Tuesday, 19 February 2013

Leo Meets Leo at the Palace

On one of several trips with my brother to London last year I went to Buckingham Palace to see the exhibition “Leonardo da Vinci: Anatomist”. My middle name is Leonard (a family name and no indication that I was named after da Vinci), and even though I worked in an art gallery for 7 years this was my first encounter with actual works by Leonardo.

The exhibition brought together the largest number of Leonardo’s anatomical drawings ever displayed in one place. My brother and I were there for nearly 2 hours and still didn’t see all of them properly.

The drawing are all part of the Royal Collection and came from Leonardo’s studios via his student Francesco Melzi, sculptor Pompeo Leoni, and the Earl of Arundel. The exhibition’s curator, Martin Clayton, said that the drawings are some of the best, if not the best, depictions of the human body that have ever been produced. Wandering round the exhibition I was certainly impressed by the almost pathologically accurate way that Leonardo was looking at parts of the human body.

First and foremost Leonardo was an artist, and his detailed drawings were to aid him in his art. Like all good artists of his day he needed a good knowledge of human anatomy to paint realistic looking people. He also had an enquiring mind, a desire for knowledge which drove him on. Leonardo also hoped that all his anatomical drawings would be published in his lifetime, something which didn’t actually happen until the late 1800s.

Leonardo started thinking about this anatomical treatise in Milan in 1489. From the start he wanted it to be something more than a reference guide for artists, with examples of laughing, crying and shouting faces. But he also wanted to depict the whole human life cycle, from conception to death.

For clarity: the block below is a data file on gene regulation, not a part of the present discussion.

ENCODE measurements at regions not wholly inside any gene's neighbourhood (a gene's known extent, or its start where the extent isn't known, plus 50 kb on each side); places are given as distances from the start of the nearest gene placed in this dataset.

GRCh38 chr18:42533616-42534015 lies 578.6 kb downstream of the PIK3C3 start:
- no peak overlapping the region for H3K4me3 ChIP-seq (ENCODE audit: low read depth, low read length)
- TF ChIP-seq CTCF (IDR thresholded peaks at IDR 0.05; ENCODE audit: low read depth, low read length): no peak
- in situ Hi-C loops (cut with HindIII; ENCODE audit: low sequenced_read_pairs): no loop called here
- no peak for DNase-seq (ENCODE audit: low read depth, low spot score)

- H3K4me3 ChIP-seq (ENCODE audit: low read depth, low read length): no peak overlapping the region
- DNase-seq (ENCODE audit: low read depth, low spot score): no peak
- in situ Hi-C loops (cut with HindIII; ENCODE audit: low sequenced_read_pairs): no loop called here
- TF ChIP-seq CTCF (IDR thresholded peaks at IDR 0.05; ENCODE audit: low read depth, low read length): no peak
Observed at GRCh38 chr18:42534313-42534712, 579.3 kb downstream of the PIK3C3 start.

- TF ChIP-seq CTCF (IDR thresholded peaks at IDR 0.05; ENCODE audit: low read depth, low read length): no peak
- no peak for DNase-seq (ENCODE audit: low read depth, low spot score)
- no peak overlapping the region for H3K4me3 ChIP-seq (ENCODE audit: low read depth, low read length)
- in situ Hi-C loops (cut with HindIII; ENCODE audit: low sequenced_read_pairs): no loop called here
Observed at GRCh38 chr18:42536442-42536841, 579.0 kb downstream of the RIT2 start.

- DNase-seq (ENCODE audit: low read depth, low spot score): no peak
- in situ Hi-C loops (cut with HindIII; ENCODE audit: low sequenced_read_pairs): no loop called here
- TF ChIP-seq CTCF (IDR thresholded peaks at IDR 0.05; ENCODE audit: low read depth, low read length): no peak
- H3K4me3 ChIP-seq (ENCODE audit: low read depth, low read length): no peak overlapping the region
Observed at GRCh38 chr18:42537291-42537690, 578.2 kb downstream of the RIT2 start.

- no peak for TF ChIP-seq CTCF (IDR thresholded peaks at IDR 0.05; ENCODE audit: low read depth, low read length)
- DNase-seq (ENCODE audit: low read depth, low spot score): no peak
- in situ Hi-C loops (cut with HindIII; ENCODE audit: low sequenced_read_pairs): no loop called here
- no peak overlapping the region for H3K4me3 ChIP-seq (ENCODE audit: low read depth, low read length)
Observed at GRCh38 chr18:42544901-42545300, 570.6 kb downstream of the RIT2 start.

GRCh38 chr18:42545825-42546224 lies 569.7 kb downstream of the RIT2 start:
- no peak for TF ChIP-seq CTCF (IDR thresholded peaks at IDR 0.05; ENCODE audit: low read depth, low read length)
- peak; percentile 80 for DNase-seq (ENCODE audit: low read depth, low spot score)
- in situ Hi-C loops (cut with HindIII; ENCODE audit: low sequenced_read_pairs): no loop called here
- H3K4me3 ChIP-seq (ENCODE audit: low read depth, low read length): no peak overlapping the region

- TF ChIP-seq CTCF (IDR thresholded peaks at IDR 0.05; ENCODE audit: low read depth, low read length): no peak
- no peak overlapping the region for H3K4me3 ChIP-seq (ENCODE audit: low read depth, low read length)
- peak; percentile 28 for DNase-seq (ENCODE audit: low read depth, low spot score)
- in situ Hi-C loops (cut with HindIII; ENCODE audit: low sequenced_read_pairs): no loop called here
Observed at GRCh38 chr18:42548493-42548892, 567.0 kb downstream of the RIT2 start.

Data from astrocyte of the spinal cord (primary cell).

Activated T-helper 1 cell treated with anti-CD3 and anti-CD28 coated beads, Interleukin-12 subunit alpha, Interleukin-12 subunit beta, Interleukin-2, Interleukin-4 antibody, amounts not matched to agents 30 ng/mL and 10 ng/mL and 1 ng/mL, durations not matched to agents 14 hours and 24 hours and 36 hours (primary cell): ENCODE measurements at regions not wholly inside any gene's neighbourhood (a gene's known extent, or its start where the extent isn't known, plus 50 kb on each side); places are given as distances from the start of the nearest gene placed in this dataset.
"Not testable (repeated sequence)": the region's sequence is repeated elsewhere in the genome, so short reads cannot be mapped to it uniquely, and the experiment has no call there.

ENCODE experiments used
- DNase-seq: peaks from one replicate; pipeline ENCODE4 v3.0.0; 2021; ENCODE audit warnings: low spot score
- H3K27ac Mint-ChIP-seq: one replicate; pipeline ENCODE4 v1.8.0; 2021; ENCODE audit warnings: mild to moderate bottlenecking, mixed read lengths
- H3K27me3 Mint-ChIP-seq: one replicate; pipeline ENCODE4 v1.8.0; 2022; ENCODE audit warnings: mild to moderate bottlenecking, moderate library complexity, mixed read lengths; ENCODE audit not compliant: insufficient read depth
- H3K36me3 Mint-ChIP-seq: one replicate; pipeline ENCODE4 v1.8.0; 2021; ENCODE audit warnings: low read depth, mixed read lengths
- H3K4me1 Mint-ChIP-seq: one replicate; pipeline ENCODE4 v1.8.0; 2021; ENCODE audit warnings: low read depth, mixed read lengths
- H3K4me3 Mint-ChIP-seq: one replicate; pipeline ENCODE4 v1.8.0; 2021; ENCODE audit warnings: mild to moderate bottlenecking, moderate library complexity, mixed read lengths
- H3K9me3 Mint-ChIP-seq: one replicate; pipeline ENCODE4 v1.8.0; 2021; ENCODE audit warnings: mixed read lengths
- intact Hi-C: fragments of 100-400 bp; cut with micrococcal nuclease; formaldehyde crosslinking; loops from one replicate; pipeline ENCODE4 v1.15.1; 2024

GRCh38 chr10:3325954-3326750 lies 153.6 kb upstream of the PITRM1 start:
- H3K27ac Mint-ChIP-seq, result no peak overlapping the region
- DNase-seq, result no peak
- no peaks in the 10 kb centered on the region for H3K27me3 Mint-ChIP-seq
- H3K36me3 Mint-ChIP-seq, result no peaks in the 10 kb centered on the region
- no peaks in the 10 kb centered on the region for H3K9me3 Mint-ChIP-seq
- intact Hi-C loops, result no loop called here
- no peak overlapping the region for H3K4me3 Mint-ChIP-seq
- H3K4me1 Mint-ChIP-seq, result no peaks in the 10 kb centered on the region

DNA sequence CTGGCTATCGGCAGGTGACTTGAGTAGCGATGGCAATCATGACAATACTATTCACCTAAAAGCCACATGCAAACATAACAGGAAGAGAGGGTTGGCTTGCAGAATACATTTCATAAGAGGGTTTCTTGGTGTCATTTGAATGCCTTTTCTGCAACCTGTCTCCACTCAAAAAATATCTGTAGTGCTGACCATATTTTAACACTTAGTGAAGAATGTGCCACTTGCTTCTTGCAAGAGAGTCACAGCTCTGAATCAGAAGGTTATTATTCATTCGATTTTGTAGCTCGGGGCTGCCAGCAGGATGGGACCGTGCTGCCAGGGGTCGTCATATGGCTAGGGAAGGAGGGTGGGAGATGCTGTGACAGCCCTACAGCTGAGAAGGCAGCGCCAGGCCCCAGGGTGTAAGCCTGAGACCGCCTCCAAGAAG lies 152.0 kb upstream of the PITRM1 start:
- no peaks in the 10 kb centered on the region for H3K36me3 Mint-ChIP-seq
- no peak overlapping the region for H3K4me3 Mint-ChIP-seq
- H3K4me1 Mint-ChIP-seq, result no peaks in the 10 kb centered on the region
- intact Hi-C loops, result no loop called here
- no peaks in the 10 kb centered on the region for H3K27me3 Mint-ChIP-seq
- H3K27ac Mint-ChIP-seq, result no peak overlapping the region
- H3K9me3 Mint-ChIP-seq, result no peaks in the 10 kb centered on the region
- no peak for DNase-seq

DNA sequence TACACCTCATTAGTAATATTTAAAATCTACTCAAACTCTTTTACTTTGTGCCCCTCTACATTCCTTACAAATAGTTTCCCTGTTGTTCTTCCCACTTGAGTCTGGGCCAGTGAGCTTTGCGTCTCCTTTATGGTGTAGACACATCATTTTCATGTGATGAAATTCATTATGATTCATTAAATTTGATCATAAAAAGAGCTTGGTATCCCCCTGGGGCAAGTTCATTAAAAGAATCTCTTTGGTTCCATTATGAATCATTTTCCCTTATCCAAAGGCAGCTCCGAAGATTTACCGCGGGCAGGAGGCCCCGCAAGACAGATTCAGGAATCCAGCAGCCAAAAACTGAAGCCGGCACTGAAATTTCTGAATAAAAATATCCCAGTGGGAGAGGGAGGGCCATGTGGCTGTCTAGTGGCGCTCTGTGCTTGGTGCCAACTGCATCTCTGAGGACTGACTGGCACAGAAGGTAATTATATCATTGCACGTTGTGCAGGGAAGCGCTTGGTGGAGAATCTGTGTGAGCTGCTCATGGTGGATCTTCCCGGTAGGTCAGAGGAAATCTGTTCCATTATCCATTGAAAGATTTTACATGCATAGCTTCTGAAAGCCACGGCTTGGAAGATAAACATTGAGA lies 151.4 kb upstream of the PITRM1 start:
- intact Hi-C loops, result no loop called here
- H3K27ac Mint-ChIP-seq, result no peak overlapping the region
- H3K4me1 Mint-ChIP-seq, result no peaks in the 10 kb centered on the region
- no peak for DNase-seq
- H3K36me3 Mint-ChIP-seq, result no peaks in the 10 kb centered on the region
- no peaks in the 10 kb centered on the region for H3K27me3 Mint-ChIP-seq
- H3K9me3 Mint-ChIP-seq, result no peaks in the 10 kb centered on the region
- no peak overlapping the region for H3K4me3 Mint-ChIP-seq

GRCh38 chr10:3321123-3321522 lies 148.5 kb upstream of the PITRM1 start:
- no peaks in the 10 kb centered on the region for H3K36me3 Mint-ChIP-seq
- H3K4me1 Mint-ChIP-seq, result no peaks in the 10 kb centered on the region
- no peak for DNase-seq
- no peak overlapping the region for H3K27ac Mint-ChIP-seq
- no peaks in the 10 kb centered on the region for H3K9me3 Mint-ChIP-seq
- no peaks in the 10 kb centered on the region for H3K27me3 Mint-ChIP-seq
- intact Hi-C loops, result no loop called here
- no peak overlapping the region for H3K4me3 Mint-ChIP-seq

At first there were few human bodies for Leonardo to dissect. He was only allowed to use the occasional body of an executed criminal – other bodies were too difficult to obtain without grave robbing. A lot of his drawings were of parts of animals instead. However, he did manage to get hold of a human leg and a skull from somewhere. The skull in particular was a subject of intense scrutiny as Leonardo tried to find where a man’s soul was located in the brain.

Leonardo got a bit disillusioned with his anatomical work because of the difficulty in obtaining bodies. So he gave it up for 15 years and didn’t start again until he moved to Florence. There he began to leave the first detailed visual records of heart disease and cirrhosis of the liver.

In 1510 he went to the University of Pavia’s medical school and was able to dissect about 20 cadavers. His aim to produce an illustrated anatomical treatise looked like it might be completed. Unfortunately, the city was invaded and his enthusiasm for the subject faded again in the chaos. He didn’t stop work completely. He dissected animal parts and looked at blood circulation, but even then his enthusiasm didn’t last.

Leonardo never did finish his treatise. He tried to add to it from time to time but probably felt it was a never-ending project that it was never going to be finished. His drawings show what a perfectionist he was. Perhaps its just as well it wasn’t finished. It would have been a best-seller, and so well known that the drawings may not have had the same value we put on them today.

But, then again, did the non-publication of these drawings in Leonardo’s lifetime rob doctors, surgeons and medics vital reference guides that would not otherwise appear until several hundred years after his death? Would we know more about the human body today and be more advance in medicine than we actually are?

It doesn’t really matter. Leonardo’s anatomical drawings are awe-inspiring. I was amazed at the fine detail and tiny writing. And if the drawings had been published in the 16th century I don’t think the exhibition would have pulled such a large crowd. I only wish I could have gone back for a second look.




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